Oregon Senate passes bill allowing college athletes to receive compensation
On a 23-6 vote, the Oregon Senate Thursday approved a bill that will allow college athletes to be paid. Senate Bill 5 — a long-time passion project of Sen. President Peter Courtney — gives student athletes the right to sign contracts providing compensation for the use of their name, image and likeness through endorsement deals and appearance fees.
It also allows them to hire sports agents to protect themselves during negotiations, as well as receive food, lodging, insurance and medical care from third parties as part of their compensation.
The bill is nearly identical to a law proposed by Sen. Courtney in the 2020 short session that never made it to a vote in the House due to the Republican walkout. It models itself after California’s 2019 bill doing the same. Seven other states including New Jersey, Florida, Nebraska, New Mexico, Arizona, Michigan and Colorado have since passed similar legislation, making Oregon the ninth state to do so.
Sen. James Manning, Jr., D-Eugene, who co-sponsored the bill, said that he believes student athletes deserve a slice of the billion-dollar industry that college sports has become.
Both Manning and Courtney noted that the promise of a “free” education is anything but free.
“They pay for it by pouring their blood, sweat, and tears onto the field,” Manning said on the floor Tuesday. “It’s also an economic fairness issue. The NCAA and universities are profiting off our athletes, many of whom are Black and from low-income households, and preventing them from making any money for themselves. We have an opportunity to really make a difference in the lives of our college athletes.”
Courtney stood Thursday in support of the bill, explaining that he took this up with a student athlete in mind who just wanted to purchase a Christmas gift, a meal for their mother or even help their family with rent. He also explained to his Senate colleagues why the version of the bill before them wasn’t the same as what was initially introduced.
According to Courtney, the bill was changed after he received a call from NCAA President Mark Emmert threatening a lawsuit if the Oregon Legislature didn’t remove certain provisions that would have required universities and athletic organizations that receive royalties under a merchandising agreement to pay royalties to each member of the team covered by the agreement.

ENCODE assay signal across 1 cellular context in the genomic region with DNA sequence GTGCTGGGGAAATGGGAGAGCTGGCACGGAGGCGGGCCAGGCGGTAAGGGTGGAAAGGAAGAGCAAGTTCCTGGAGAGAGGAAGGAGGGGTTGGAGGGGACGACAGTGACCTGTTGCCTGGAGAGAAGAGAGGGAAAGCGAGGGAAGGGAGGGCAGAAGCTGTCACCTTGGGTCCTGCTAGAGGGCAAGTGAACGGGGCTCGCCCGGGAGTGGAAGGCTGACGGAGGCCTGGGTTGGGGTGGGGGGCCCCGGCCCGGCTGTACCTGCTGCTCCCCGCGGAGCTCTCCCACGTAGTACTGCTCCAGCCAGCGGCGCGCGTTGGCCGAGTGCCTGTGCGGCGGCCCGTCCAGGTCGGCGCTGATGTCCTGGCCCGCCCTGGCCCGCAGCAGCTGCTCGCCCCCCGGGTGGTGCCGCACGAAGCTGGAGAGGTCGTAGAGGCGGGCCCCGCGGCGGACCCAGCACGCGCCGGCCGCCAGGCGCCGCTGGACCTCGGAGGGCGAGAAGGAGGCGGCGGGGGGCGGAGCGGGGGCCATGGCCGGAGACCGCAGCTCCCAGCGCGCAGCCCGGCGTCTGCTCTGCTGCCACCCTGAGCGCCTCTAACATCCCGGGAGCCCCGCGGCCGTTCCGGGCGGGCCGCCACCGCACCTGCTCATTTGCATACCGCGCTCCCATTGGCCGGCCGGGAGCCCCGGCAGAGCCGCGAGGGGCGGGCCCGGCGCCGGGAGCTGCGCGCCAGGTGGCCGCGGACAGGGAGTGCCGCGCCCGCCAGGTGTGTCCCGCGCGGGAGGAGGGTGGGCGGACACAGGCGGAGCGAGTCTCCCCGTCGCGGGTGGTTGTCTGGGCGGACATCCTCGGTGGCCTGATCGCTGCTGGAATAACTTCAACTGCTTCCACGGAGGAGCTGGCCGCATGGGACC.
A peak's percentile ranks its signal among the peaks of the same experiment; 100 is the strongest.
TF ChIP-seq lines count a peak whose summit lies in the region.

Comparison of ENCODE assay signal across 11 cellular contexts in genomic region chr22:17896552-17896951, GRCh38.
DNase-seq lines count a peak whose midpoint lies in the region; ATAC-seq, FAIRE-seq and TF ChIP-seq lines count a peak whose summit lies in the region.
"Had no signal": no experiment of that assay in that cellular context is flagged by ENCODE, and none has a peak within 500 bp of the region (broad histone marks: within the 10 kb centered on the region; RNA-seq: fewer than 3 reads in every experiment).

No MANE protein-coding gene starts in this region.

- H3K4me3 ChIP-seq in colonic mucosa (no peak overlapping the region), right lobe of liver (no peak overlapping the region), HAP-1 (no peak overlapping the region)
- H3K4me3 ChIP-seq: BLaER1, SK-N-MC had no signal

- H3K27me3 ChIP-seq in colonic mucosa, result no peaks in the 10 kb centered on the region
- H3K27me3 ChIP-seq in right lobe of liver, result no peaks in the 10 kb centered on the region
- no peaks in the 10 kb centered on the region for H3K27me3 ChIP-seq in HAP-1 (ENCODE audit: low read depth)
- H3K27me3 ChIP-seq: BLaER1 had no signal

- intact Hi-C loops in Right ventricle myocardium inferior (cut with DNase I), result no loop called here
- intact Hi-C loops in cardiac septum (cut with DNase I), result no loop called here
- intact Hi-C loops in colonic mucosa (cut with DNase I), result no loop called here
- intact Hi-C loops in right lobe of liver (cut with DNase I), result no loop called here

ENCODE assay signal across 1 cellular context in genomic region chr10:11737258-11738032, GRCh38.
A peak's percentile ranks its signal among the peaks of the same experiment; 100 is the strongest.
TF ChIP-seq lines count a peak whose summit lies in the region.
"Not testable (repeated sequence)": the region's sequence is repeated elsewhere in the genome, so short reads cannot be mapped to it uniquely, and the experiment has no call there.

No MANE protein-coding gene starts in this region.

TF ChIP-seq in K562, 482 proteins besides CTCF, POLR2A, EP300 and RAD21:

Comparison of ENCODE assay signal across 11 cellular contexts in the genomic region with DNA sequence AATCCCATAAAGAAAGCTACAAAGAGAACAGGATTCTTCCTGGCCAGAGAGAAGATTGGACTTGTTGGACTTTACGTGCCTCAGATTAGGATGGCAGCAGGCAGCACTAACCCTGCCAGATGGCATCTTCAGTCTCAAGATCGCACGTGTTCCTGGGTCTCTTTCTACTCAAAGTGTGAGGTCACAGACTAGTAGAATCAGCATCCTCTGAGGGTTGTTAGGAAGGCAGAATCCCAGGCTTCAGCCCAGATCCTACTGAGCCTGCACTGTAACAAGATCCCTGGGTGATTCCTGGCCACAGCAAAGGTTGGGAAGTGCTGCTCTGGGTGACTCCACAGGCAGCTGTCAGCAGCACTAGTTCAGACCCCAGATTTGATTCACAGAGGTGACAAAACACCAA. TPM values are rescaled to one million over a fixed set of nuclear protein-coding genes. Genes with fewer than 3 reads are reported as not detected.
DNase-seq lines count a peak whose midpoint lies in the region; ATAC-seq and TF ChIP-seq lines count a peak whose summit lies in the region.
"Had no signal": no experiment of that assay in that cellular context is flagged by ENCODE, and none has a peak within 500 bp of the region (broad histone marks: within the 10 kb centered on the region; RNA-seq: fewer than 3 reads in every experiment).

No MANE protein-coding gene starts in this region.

That facet of the bill would have taken the law a step further than any state has so far and spread the benefit of compensation beyond just superstar athletes. According to Courtney, Emmert told him that if they proceeded with that provision, Oregon’s college athletes would be considered employees and thus deemed ineligible to participate.
In his floor speech Thursday, Courtney inserted a bit of humor into his plea for “yes” votes by invoking Emmert’s affiliation with the University of Washington in an attempt to rile support from his Senate colleagues who are fans of the University of Oregon and Oregon State University.
“I’m being very careful with what I say here because I had the NCAA brought in on me at the last second to stop the bill as I had originally introduced with the idea that ‘If you pass that bill, we’re going to disqualify all the athletes in Oregon, blah, blah blah,’’' Courtney said. “The measure I took out of the bill will pass one day.”
Courtney also pointed out that this bill isn’t just about the Justin Herbert’s and Marcus Mariota’s, it’s also about extraordinary female athletes like Sabrina Ionescu, who Courtney said is “as sensational an athlete to ever come out of this state.”
“This bill is a remarkable first start. It goes even further than even the other states,” Courtney said. “Think of how many times you’ve seen a picture of one of these superstars. They don’t make a cent. Someone’s making millions off of them. You ought to live the life of one of them. They’re told what to do 24/7. They don’t get vacations. They practice them day and night. So I think it’s a good bill. Yes, I wish it was more, but this is the world I live in.”
SB 5 now heads to the House floor where it will receive a vote in the coming week.
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